AMA & Public Health Association of Australia Call For Free RATs

An “essential tool” in a pandemic


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As Australia's rapid antigen test (RAT) supply crisis continues, the nation's peak medical bodies have called upon the federal government to urgently expand access to the ”essential tool" in a bid to divert the onset of exploding cases.

The Australian Medical Association (AMA) and the Public Health Association of Australia (PHAA) released a joint statement on Wednesday calling for the self-administered home-testing kits to become freely available to Australians for fighting coronavirus and not just select groups.

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PHAA chief executive Adjunct Professor Terry Slevin said free market capitalism should not be the determining factor in who can and can’t get tested.

"RATs do, and must continue to play, an essential role in a pandemic that is looking increasingly out of control,"

"With the difficulty of getting a PCR test, many people just want to be confident they don’t have the virus before they interact with others."

"We cannot diminish the incredible work of our public health and healthcare workers across the continent by letting market forces decide who can afford to get and use RATs during this health emergency."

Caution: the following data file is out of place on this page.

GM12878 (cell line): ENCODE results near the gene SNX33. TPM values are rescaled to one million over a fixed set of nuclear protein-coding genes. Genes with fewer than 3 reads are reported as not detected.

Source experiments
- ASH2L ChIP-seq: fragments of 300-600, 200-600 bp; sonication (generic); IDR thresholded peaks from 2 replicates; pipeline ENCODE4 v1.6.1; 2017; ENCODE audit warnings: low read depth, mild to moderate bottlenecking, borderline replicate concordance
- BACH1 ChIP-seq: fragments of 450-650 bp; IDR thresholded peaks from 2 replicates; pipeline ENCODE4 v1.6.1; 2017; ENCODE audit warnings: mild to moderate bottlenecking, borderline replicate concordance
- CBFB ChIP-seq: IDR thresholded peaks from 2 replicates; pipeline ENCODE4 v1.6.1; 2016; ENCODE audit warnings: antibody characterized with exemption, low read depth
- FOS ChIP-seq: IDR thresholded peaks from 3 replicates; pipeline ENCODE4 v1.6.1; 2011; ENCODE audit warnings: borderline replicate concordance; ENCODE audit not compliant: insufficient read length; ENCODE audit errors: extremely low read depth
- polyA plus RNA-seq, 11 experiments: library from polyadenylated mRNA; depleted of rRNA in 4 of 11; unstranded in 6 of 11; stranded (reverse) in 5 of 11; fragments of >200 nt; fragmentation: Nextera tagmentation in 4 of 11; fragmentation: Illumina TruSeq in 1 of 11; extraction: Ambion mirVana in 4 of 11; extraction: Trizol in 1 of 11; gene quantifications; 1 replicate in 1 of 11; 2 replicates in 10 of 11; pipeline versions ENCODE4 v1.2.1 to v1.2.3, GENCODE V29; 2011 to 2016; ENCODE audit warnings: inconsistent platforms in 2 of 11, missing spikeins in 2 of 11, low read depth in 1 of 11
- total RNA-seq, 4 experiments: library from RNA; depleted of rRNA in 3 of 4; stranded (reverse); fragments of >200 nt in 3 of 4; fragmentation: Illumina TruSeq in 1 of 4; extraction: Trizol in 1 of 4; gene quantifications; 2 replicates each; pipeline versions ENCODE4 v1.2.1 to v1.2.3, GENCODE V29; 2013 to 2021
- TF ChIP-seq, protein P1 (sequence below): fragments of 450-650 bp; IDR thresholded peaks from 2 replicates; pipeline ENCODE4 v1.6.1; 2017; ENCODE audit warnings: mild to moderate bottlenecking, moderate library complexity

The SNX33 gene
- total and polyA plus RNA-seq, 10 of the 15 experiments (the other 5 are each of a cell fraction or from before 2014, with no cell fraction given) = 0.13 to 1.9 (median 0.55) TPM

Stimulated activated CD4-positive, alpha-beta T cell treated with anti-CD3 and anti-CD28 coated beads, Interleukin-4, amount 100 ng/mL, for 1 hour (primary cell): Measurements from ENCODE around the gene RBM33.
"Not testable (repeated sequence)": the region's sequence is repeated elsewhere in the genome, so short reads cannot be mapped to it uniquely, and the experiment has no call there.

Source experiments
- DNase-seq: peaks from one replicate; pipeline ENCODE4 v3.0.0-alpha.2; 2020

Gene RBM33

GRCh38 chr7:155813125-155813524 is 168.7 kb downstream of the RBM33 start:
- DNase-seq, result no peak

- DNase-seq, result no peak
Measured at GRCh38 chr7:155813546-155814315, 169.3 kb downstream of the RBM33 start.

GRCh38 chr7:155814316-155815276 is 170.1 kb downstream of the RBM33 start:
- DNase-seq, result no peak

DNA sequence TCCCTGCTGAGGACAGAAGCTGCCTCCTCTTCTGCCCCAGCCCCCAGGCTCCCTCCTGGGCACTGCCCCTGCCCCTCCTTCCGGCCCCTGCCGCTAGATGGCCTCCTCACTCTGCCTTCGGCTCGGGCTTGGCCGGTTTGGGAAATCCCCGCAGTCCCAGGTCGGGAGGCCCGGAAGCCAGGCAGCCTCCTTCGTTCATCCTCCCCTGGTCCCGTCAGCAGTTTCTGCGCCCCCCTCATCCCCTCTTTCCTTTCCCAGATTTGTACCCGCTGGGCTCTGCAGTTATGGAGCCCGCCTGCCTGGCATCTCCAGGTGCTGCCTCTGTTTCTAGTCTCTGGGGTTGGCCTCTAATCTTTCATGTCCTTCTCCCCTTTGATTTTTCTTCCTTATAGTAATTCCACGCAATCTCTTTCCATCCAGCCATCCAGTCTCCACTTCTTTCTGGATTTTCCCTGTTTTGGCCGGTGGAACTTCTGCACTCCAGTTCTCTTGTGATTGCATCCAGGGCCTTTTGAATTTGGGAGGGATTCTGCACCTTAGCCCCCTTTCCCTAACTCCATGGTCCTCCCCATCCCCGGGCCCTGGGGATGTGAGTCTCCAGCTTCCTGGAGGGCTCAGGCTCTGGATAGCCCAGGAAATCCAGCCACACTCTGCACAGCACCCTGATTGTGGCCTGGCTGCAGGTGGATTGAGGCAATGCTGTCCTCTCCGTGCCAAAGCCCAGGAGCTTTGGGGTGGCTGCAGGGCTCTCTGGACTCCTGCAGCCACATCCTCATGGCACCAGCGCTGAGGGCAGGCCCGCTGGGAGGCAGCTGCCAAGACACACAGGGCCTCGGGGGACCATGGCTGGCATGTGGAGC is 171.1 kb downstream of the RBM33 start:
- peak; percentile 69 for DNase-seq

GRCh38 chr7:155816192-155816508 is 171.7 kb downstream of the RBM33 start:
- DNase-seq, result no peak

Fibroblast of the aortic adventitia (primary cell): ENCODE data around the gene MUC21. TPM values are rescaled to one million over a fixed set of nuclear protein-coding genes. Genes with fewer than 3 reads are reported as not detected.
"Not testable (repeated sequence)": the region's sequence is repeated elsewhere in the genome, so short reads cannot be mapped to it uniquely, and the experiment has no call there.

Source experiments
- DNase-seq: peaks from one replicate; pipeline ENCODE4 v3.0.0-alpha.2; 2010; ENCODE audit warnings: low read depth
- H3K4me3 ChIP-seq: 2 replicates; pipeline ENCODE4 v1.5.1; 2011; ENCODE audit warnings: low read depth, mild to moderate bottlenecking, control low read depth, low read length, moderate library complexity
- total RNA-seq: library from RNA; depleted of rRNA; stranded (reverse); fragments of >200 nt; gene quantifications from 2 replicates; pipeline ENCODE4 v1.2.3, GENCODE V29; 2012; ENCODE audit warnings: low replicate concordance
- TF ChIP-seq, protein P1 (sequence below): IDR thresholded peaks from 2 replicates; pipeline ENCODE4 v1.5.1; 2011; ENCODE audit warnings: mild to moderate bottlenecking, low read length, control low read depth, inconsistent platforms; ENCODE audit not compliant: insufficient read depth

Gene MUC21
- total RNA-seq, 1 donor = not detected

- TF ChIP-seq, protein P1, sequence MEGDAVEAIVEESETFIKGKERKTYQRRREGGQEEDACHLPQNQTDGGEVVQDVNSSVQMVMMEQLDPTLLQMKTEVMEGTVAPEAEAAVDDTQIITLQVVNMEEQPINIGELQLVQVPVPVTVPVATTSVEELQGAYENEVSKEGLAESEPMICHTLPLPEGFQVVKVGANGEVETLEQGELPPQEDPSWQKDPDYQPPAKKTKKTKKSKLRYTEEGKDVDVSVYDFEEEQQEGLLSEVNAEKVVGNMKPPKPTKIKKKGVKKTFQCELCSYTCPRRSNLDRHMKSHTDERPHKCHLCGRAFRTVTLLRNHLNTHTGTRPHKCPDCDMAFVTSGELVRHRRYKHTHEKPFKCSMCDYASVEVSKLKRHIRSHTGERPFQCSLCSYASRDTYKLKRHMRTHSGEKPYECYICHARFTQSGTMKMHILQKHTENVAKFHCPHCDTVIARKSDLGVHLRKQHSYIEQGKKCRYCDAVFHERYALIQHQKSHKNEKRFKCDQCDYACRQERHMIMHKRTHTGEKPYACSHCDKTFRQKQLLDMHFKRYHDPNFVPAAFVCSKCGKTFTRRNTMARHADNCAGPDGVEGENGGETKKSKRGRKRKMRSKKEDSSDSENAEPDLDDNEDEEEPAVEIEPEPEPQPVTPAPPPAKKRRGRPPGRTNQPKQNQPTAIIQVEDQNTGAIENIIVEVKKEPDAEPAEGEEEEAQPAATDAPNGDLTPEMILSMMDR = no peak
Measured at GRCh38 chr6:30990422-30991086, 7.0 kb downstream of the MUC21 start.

"Equity matters – as it does for every aspect of public health. The people most at risk from the pandemic are often least able to afford RATs, if they can find any."

Furthermore, the community at large benefits from free RATs, not just individuals, AMA President Dr Omar Khorshid urged.

"Given the soaring case numbers which most likely represent just a fraction of actual infection rates, and the stretched capacity for PCR tests, we are running out of time to get widespread use of RATs in the community underway and support people to do the right thing."

"There’s no time for piecemeal measures, like targeted subsidies which might be difficult to implement. We need to harness the goodwill in the community to use RAT kits and free access for everybody" 

Meantime, Head of the Doherty institute, Professor Sharon Lewin, has also thrown her support behind governments issuing free tests.

“We’ve now begun to heavily rely on antigen testing which I think makes sense when we have such big numbers, and the shortage of antigen tests is a real problem at the moment, and I think also access to those tests really has to be free,” she told ABC TV’s 7.30 program on Tuesday.

“So, if we’re going to rely on antigen testing, and I think we can do some really innovative things with antigen tests and it may even give us additional freedoms in certain situations, they really have to be widely accessible and free.”

The move would reflect what is already going on in the United Kingdom, the United States, Singapore, Malaysia, France, Portugal, Canada and Germany, who are all offering people access to free self-administered rapid antigen tests.

It comes as the first national cabinet for 2022 will meet on Wednesday to discuss community concerns around access to the rapid testing kits, which have been difficult to source and have escalated in price amid price-gauging.

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5 January 2022

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